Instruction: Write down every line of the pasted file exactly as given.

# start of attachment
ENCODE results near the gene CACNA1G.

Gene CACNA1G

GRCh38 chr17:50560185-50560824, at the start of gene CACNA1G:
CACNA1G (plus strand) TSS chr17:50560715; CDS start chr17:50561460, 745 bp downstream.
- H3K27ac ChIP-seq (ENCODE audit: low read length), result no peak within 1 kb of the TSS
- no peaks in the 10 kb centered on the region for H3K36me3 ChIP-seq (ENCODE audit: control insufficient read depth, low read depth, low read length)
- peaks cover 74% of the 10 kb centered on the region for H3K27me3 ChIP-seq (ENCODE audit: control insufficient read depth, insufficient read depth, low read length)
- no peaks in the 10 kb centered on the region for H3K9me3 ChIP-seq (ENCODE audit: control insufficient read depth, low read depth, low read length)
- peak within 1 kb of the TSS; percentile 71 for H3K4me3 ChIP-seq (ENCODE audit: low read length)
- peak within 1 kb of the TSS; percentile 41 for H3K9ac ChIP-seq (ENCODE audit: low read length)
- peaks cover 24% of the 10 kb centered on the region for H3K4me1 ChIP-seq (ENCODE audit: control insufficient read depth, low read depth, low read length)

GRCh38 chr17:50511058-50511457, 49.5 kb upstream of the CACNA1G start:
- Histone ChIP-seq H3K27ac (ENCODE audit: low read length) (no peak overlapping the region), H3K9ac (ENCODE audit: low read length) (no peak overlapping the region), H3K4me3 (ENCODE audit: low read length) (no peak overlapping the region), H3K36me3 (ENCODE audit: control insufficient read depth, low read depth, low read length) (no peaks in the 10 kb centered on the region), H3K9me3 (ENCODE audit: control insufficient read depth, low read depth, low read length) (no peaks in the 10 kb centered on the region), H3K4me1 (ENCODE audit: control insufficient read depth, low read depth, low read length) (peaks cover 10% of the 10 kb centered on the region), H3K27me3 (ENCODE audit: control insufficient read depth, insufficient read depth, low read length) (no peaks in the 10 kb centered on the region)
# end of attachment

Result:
ENCODE results near the gene CACNA1G.

Gene CACNA1G

GRCh38 chr17:50560185-50560824, at the start of gene CACNA1G:
CACNA1G (plus strand) TSS chr17:50560715; CDS start chr17:50561460, 745 bp downstream.
- H3K27ac ChIP-seq (ENCODE audit: low read length), result no peak within 1 kb of the TSS
- no peaks in the 10 kb centered on the region for H3K36me3 ChIP-seq (ENCODE audit: control insufficient read depth, low read depth, low read length)
- peaks cover 74% of the 10 kb centered on the region for H3K27me3 ChIP-seq (ENCODE audit: control insufficient read depth, insufficient read depth, low read length)
- no peaks in the 10 kb centered on the region for H3K9me3 ChIP-seq (ENCODE audit: control insufficient read depth, low read depth, low read length)
- peak within 1 kb of the TSS; percentile 71 for H3K4me3 ChIP-seq (ENCODE audit: low read length)
- peak within 1 kb of the TSS; percentile 41 for H3K9ac ChIP-seq (ENCODE audit: low read length)
- peaks cover 24% of the 10 kb centered on the region for H3K4me1 ChIP-seq (ENCODE audit: control insufficient read depth, low read depth, low read length)

GRCh38 chr17:50511058-50511457, 49.5 kb upstream of the CACNA1G start:
- Histone ChIP-seq H3K27ac (ENCODE audit: low read length) (no peak overlapping the region), H3K9ac (ENCODE audit: low read length) (no peak overlapping the region), H3K4me3 (ENCODE audit: low read length) (no peak overlapping the region), H3K36me3 (ENCODE audit: control insufficient read depth, low read depth, low read length) (no peaks in the 10 kb centered on the region), H3K9me3 (ENCODE audit: control insufficient read depth, low read depth, low read length) (no peaks in the 10 kb centered on the region), H3K4me1 (ENCODE audit: control insufficient read depth, low read depth, low read length) (peaks cover 10% of the 10 kb centered on the region), H3K27me3 (ENCODE audit: control insufficient read depth, insufficient read depth, low read length) (no peaks in the 10 kb centered on the region)